In recovery for drug and alcohol addiction, unresolved issues such as grief, conflicts, and loss can resurface and create the potential for relapse.  Forgiveness by both the recovering addict/alcoholic and their loved ones is central to overcoming the conflicts and disillusionment that may exist in the relationship.  It can be difficult for the loved one of a recovering person to let go of past hurts, blame and disappointments.  They may feel the addictive person “chose” drugs or alcohol over the relationship.  It is also very likely that the behavior of the addict or alcoholic resulted in harmful consequences to both the recovering addict and their loved ones.

To restore a relationship, it is crucial that issues from the past be resolved and not carried forward into the future.   Understanding and acceptance are a good place to start.  There are 3 key factors in implementing forgiveness in recovery.

1.  Understanding Addiction:  Understanding that addiction is a disease can help everyone affected by addiction gain perspective on why an addict continues to use in spite of the serious consequences to themselves and their loved ones. It is important to understand the compulsion to use, how addiction erodes a person’s will, impairs their thinking and negatively affects their behavior.  Addiction causes a person to behave in ways uncharacteristic of their true selves.

The recovering person must also understand the nature of addiction in order to deal with the very common feelings of shame, inadequacy, and self-judgment.  Loved ones can benefit from understanding that these emotional states may affect the way the person in recovery deals with others.  Shame, inadequacy and negative self-judgment may cause a disconnect in the relationship leading to a breakdown of communication and feelings of alienation.  These heavy emotional feelings may also be emotional triggers that could lead to a desire to begin using again in order to numb from the emotional pain.

2.  Accept Reality:  Accepting reality as it truly is begins the next step toward forgiveness. Accepting your loved one as they truly are and the actual true state of the relationship is very beneficial.  We can get stuck in the fantasy of how we wish things were.  This can lead to feeling diminished, defeated or angry.  This wishful fantasy sets us up to never be happy and instead we live in disappointment and regret.   Although not easy, it is possible (and critical to your long term health) to accept the reality that you or your loved one has a disease called addiction.  This disease is part, but not all of, who a person is.  Look for the good qualities you and your loved one have and the positive aspects of your relationship then build on these good things.  This will help far more than focusing on deficits and shortcomings and imagining how you wish things could be.  Remember: “When you argue with reality, you lose, but only 100% of the time.”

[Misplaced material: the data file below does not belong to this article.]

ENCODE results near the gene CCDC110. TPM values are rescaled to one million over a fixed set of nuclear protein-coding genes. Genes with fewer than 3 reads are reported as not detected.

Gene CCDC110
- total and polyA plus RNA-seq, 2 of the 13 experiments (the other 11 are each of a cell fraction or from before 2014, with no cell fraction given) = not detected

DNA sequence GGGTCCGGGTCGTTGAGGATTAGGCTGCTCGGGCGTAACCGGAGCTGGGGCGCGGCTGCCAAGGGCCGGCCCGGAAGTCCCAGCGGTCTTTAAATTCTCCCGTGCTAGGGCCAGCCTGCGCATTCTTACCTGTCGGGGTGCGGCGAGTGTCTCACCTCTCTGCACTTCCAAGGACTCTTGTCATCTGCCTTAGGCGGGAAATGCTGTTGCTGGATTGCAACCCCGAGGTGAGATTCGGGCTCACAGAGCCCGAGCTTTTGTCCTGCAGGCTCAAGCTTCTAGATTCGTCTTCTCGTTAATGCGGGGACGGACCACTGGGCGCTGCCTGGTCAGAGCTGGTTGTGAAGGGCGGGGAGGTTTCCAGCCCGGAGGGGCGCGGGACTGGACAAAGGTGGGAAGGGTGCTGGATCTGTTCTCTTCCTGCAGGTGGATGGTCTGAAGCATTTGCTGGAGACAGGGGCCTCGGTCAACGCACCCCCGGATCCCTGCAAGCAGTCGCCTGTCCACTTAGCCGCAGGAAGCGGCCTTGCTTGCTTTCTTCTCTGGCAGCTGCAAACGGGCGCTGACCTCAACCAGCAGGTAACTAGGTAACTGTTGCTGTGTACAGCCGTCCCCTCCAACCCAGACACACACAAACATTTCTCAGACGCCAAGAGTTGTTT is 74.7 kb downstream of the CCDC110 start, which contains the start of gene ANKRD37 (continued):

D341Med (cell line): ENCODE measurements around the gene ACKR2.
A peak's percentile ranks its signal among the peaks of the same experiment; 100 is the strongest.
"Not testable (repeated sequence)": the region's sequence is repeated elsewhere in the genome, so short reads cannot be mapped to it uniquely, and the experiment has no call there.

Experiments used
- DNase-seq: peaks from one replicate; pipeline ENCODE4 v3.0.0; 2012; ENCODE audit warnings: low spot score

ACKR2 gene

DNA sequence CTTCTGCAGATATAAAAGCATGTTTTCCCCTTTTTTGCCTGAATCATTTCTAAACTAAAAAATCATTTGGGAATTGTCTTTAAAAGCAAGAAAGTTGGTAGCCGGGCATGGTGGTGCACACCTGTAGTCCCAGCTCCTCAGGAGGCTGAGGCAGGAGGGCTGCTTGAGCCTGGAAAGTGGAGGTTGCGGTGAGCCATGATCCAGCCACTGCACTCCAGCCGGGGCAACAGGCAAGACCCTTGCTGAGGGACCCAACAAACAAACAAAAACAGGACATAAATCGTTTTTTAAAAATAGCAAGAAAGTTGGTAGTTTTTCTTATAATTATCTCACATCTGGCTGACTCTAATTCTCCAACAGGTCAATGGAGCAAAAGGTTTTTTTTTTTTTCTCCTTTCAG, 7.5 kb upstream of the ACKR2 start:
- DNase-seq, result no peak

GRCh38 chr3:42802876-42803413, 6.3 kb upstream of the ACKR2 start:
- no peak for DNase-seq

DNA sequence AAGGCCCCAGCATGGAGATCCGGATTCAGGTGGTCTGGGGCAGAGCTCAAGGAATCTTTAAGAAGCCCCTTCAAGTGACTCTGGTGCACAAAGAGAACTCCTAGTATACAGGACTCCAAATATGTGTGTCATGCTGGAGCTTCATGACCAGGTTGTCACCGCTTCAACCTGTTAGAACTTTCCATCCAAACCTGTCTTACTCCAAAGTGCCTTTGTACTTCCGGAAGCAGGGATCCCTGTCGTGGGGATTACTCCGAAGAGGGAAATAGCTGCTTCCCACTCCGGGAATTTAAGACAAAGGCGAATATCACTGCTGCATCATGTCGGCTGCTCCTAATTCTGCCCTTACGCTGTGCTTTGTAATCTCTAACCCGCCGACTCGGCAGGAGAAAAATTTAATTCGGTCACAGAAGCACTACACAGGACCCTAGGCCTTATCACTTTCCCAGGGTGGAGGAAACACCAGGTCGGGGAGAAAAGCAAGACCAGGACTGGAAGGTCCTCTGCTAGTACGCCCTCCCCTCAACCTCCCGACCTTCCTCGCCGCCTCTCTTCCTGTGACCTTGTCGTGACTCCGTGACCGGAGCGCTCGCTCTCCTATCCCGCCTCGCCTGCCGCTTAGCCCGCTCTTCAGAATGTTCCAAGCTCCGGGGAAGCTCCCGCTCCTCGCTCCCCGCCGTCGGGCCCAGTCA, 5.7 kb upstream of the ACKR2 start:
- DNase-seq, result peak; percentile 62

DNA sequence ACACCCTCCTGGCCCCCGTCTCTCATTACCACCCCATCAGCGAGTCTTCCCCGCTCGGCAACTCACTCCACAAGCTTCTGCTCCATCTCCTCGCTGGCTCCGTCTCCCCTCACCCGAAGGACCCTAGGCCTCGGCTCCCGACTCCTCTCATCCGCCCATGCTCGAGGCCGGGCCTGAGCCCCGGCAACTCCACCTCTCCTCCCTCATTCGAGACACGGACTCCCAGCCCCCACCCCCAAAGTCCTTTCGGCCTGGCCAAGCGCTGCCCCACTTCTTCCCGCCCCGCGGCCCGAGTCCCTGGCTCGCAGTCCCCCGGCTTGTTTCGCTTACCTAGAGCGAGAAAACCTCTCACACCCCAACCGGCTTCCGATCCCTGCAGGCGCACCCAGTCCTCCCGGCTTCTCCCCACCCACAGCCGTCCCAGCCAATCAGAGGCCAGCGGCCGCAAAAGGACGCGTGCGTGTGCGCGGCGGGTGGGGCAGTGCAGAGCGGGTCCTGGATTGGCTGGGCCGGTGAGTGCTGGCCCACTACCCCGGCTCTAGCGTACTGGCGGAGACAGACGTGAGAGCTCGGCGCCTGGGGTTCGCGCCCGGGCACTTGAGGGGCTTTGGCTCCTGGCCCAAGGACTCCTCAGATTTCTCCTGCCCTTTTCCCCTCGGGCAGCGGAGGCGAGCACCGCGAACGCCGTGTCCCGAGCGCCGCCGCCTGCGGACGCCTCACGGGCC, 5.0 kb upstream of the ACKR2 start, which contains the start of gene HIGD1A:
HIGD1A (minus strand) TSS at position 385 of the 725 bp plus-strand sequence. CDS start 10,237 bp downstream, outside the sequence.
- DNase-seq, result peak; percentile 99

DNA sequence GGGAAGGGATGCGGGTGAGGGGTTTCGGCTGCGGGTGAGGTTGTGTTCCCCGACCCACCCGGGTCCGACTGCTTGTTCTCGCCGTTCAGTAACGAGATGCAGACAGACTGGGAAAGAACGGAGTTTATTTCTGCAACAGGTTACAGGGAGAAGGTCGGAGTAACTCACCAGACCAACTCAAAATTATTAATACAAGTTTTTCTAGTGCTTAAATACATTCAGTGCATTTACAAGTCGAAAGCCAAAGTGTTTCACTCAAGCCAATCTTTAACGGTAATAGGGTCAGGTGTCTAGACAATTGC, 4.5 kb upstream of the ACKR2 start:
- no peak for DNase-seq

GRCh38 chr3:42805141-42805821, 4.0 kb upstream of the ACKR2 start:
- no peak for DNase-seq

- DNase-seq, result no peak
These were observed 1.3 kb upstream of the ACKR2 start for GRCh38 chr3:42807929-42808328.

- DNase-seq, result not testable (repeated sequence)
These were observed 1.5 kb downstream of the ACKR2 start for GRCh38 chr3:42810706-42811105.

For the person in recovery, forgiving oneself can be very difficult. Letting yourself move away from the transgressions of the past into your sober future with a renewed sense of self is imperative.  Learn from your past and vow not to repeat it, but let go of the emotional baggage that comes with reliving past mistakes. Through step-work you will be able to take a fearless moral inventory, make amends to others, and promptly admit it when future mistakes are made. Trust this process….it can help you heal if you are willing to forgive yourself.

3.  Letting Go of Resentments:  Another part of step work and recovery is letting go of resentments.  A major cause of conflict in relationships is resentment. Resentment is defined as “indignation or ill will felt as a result of a real or imagined grievance.” Letting go of resentments is also necessary to forgive. Here are steps to do that:  1) Identify the resentment, 2) determine what it will take to work towards a resolution that will allow all parties to leave the grievance in the past, and 3) move forward in the relationship without rehashing the past.

All relationships are influenced by mutual experiences. Any relationship that is affected by the consequences of addiction will no doubt have some painful and negative experiences that contribute to the current state of the relationship. It is important to create and build on new positive experiences. Intentionally spend time with the each other remembering why you care for and value each other. Enjoy and rediscover each other as you move into this new stage of sober life. In time, with positive experiences, restored health, and continued sobriety you can achieve a state of forgiveness.

If you are affected by addiction, please contact New Hope Recovery Center at 773-883-3912 or via email at info@new-hope-recovery for help.  We have seen many relationships survive and thrive following treatment.

Written by: New Hope Recovery Center